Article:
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What’s under your skin? Lumps and Bumps Decoded

While dermatologists are experts in the skin, hair and nails, did you also know that our expertise extends to those layers beneath? There are numerous growths, lumps, and bumps that can exist in these layers, and because they can’t be seen directly, only felt, they can be more difficult to diagnose than other skin lesions.

In this blog, we’ll get you familiar with common “lumps” under the skin and when you should seek out medical advice to diagnose and treat them.

A hand with a visible cyst using a mouse

The Layers of Your Skin

The epidermis is the surface layer that we can see and feel, but your integumentary system (fancy term for the organs that cover our body, aka skin) also consist of a middle layer, the dermis, and a deep layer, the subcutis.

The dermis mostly consists of the collagen that gives our skin strength and support. The subcutis is the deep layer that goes down to the underlying muscle, bone, or cartilage, and mostly consists of fat.


A cyst is a growth on the body that consists of a growing sack that accumulates fluid or other material inside. In the skin, the most common type of cyst is called an epidermal inclusion cyst. It typically presents as a mobile, soft to rubbery, nodule under the skin.

These are slow growing, and may not become apparent until after years of growth. Their size varies from a few millimeters to the size of a tennis ball (internet worthy :). Often, they have a central pore and a cheese-like material can be expressed with gentle pressure (This is keratin, the remnants of broken-down skin cells).

While not dangerous, cyst do grow over time, and if they are traumatized, they can rupture under the skin resulting in a very painful inflammatory reaction much like an infection.

Because cysts do not resolve on their own, continue to enlarge over time, and become very painful if they rupture, we do recommend removal. Cysts can typically be removed by a fast, in-office surgical procedure that opens a hole above the cyst, allowing extraction of the cyst sack and contents, then repaired with a few sutures. Taking care of a cyst sooner than later can help avoid pain and scarring in the future by dealing with it while it is small and not ruptured.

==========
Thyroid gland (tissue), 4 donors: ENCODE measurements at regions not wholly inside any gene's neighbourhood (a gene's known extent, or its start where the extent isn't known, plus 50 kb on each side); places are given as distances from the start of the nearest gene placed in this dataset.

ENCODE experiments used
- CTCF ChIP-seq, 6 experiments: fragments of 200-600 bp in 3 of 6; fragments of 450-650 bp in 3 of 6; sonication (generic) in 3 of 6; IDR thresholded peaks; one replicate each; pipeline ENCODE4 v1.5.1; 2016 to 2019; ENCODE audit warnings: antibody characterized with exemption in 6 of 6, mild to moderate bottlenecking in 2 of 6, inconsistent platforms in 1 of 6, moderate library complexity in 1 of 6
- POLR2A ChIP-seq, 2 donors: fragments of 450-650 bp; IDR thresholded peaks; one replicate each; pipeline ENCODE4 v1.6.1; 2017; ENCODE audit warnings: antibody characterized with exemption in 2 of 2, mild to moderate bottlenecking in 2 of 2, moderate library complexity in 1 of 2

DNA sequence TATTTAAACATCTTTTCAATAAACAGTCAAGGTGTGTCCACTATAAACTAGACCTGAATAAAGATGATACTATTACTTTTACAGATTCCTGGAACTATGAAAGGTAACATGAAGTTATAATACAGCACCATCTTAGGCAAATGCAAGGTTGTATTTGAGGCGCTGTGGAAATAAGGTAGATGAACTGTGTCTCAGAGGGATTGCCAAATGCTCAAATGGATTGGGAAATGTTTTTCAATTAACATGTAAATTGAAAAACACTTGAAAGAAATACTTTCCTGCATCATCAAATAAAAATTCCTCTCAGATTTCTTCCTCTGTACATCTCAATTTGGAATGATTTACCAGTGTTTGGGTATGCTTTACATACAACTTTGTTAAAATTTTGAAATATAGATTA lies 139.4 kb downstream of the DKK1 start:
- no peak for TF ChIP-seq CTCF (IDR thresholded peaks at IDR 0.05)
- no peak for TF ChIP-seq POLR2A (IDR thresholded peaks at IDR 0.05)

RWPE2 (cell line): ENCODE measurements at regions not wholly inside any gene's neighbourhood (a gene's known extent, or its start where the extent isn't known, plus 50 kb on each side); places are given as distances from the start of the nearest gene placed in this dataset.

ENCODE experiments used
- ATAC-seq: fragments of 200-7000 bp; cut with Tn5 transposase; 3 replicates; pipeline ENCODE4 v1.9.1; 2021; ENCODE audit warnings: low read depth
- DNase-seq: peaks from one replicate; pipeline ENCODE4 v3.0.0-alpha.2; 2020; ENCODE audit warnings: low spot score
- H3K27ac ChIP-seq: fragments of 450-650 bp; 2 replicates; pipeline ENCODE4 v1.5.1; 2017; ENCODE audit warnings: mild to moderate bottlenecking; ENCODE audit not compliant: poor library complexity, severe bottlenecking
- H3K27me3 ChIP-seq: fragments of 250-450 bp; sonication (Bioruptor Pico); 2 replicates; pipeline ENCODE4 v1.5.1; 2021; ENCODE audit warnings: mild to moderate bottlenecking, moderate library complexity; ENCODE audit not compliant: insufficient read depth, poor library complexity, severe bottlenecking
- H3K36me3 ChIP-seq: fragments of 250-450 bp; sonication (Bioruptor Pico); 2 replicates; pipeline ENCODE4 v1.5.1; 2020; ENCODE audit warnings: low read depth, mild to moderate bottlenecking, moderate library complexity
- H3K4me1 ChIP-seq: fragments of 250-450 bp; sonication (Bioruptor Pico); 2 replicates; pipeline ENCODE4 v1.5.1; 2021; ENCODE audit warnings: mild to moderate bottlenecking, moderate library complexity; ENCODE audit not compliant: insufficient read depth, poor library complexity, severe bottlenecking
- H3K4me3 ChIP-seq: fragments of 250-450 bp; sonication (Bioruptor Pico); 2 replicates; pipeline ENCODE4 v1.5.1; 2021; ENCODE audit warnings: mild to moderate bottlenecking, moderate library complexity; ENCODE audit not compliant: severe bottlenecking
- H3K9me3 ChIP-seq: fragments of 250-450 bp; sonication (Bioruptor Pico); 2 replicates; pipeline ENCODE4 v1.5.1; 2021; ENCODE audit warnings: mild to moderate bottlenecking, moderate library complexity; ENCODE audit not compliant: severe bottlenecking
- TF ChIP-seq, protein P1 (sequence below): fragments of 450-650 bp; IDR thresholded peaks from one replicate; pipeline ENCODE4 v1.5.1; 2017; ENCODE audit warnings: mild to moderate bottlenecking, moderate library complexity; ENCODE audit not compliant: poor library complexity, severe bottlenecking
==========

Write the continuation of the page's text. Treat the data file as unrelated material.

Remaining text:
Lipomas are common, benign tumors of fatty tissue that grow in the subcutaneous layer. Lipomas vary widely in their size and can occur almost anywhere on the body. They are very soft and mobile nodules under the skin. They can be isolated lesions or present with many lesions in some genetically predisposed individuals.

The good news is that cancerous versions of lipomas are incredibly rare. If they grow to the point that they are painful or cosmetically bothersome, an in-office surgical procedure to excise the lipoma can be done quickly and efficiently under local anesthesia.


An abscess is an infection of the deep layers of skin. Unlike cysts and lipomas, an abscess grows very quickly and can be quite painful. You should see a physician as soon as possible if you suspect you have an abscess. While antibiotics can be helpful, abscesses must be drained for a speedy resolution and to prevent infection from spreading.


Luckily, cancer of the deep layers of skin is unusual. There are myriad different cell types that inhabit the deep layers of skin, including sweat glands, oil glands, nerves, muscles, and hair follicles. All of these different cell types have cancers that grow from them. If you have a nodule that is very firm, tender, not mobile, or quickly growing, then you should seek medical advice as a biopsy may be necessary to determine a diagnosis.

During cancer screening exams, “what is this lump” is one of the most common questions we receive. If you have a questionable lump, then don’t hesitate to make an appointment with an expert.



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